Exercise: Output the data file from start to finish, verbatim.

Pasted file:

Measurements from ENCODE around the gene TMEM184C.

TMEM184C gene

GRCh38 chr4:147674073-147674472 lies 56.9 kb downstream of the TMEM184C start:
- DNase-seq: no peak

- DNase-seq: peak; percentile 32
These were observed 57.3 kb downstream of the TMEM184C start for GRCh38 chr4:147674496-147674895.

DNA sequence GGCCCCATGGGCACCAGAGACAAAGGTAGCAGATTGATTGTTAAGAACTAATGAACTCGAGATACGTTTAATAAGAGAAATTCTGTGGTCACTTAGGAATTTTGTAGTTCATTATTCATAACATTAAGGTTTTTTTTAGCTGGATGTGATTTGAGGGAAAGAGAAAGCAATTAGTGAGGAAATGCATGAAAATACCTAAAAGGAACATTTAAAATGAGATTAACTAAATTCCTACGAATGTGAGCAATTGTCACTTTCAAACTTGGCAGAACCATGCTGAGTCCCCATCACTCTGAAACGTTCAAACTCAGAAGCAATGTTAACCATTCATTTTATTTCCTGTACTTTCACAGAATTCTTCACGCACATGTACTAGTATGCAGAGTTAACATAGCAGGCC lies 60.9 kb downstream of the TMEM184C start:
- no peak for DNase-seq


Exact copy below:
Measurements from ENCODE around the gene TMEM184C.

TMEM184C gene

GRCh38 chr4:147674073-147674472 lies 56.9 kb downstream of the TMEM184C start:
- DNase-seq: no peak

- DNase-seq: peak; percentile 32
These were observed 57.3 kb downstream of the TMEM184C start for GRCh38 chr4:147674496-147674895.

DNA sequence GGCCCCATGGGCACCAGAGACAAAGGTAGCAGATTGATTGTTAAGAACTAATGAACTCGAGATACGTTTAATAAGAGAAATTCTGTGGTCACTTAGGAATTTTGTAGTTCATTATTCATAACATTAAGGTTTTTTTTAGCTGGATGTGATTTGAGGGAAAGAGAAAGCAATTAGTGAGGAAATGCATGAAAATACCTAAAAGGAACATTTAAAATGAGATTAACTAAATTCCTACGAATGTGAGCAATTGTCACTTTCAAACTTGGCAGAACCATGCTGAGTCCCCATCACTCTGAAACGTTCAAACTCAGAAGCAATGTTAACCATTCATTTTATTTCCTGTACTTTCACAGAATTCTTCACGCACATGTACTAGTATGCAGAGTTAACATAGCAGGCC lies 60.9 kb downstream of the TMEM184C start:
- no peak for DNase-seq